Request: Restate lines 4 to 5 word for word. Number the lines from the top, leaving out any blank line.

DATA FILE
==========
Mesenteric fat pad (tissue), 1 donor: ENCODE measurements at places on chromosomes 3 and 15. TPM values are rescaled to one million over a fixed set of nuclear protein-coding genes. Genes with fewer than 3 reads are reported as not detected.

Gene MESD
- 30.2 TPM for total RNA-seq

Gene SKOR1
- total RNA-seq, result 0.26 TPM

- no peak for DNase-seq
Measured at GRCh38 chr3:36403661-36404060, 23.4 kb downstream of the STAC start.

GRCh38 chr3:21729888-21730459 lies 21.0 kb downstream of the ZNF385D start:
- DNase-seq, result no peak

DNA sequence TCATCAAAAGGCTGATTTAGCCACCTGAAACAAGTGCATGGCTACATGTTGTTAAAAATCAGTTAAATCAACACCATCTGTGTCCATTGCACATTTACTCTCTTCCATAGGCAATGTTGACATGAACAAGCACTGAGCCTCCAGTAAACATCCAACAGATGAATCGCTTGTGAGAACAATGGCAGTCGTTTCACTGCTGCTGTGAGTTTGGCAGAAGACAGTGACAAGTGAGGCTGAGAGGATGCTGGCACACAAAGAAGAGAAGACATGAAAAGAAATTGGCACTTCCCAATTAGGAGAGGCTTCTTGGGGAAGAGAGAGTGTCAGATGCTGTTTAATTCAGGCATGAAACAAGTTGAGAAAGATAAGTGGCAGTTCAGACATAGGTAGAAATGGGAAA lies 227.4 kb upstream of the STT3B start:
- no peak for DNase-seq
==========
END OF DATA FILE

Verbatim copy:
Gene SKOR1
- total RNA-seq, result 0.26 TPM